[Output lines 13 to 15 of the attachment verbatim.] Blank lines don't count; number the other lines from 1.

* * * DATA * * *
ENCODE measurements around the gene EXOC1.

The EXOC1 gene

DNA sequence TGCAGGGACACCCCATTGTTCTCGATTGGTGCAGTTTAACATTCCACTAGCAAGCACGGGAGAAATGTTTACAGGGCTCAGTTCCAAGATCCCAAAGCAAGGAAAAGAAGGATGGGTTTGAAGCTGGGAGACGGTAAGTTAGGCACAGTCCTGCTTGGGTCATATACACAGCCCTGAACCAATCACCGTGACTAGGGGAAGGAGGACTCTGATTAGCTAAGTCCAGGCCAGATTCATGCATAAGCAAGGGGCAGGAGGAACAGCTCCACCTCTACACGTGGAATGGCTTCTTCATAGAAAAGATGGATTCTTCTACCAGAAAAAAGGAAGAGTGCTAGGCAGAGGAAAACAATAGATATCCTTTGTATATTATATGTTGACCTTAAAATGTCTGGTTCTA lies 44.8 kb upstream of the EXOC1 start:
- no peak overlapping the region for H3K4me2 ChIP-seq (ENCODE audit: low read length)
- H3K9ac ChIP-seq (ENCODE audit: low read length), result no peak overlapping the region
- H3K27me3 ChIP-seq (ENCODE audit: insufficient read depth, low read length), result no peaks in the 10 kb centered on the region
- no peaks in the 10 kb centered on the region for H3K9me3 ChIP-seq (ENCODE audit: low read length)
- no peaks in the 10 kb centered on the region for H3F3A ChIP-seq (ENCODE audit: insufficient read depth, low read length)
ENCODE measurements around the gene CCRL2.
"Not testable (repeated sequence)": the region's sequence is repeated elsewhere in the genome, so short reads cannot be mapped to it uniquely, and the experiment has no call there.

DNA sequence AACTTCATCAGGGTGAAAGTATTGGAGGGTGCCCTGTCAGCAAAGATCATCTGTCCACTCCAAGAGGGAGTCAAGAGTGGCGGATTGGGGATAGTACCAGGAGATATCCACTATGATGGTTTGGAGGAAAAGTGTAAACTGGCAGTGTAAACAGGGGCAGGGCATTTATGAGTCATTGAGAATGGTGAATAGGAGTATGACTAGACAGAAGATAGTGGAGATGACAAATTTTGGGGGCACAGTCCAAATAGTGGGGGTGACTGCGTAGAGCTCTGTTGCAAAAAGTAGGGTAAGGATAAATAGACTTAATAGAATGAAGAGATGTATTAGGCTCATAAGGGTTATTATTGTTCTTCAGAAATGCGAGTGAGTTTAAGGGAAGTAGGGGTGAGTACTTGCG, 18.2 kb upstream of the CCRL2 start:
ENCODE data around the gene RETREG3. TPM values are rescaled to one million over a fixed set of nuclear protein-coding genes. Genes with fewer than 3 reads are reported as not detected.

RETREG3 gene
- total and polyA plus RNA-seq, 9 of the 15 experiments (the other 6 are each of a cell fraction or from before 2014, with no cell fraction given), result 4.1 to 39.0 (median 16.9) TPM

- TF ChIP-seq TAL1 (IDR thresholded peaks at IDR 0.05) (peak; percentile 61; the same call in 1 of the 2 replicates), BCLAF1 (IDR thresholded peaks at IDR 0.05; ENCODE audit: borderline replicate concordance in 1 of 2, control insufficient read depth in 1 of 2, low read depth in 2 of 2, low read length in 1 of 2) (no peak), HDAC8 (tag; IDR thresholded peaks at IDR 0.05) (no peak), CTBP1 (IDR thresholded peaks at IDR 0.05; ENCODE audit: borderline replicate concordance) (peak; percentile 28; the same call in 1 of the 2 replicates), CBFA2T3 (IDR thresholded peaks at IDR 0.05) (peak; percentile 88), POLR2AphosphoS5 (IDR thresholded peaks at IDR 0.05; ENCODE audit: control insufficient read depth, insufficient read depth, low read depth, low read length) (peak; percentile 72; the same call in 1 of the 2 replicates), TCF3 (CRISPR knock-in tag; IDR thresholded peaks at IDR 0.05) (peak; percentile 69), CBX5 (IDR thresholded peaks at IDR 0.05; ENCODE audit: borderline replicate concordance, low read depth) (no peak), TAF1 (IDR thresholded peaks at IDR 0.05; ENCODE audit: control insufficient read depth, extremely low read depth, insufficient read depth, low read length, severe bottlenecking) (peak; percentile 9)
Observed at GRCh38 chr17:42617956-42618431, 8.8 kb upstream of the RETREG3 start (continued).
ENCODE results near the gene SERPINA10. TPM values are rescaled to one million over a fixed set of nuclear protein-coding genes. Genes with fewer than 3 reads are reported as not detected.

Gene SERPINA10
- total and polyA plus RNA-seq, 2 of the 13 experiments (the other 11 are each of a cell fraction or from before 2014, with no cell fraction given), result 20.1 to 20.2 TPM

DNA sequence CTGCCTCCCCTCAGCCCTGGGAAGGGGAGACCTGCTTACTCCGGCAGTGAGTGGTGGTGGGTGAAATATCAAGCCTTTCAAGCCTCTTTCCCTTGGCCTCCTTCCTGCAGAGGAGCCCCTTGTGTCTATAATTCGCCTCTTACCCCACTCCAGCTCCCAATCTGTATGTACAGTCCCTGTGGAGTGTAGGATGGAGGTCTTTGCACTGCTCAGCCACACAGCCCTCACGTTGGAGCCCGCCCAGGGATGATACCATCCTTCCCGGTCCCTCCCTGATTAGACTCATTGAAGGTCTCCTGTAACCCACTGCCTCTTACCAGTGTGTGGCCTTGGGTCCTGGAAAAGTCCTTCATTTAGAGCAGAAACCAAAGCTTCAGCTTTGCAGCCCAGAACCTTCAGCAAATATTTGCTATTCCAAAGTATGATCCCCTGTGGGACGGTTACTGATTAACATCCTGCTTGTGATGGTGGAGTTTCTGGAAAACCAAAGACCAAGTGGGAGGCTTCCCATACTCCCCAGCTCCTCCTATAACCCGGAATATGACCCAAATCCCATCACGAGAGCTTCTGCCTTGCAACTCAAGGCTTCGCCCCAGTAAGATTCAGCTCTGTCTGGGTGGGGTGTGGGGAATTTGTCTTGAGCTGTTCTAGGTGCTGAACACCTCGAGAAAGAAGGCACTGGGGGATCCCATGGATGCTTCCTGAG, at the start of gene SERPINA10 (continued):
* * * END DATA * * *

RETREG3 gene
- total and polyA plus RNA-seq, 9 of the 15 experiments (the other 6 are each of a cell fraction or from before 2014, with no cell fraction given), result 4.1 to 39.0 (median 16.9) TPM

- TF ChIP-seq TAL1 (IDR thresholded peaks at IDR 0.05) (peak; percentile 61; the same call in 1 of the 2 replicates), BCLAF1 (IDR thresholded peaks at IDR 0.05; ENCODE audit: borderline replicate concordance in 1 of 2, control insufficient read depth in 1 of 2, low read depth in 2 of 2, low read length in 1 of 2) (no peak), HDAC8 (tag; IDR thresholded peaks at IDR 0.05) (no peak), CTBP1 (IDR thresholded peaks at IDR 0.05; ENCODE audit: borderline replicate concordance) (peak; percentile 28; the same call in 1 of the 2 replicates), CBFA2T3 (IDR thresholded peaks at IDR 0.05) (peak; percentile 88), POLR2AphosphoS5 (IDR thresholded peaks at IDR 0.05; ENCODE audit: control insufficient read depth, insufficient read depth, low read depth, low read length) (peak; percentile 72; the same call in 1 of the 2 replicates), TCF3 (CRISPR knock-in tag; IDR thresholded peaks at IDR 0.05) (peak; percentile 69), CBX5 (IDR thresholded peaks at IDR 0.05; ENCODE audit: borderline replicate concordance, low read depth) (no peak), TAF1 (IDR thresholded peaks at IDR 0.05; ENCODE audit: control insufficient read depth, extremely low read depth, insufficient read depth, low read length, severe bottlenecking) (peak; percentile 9)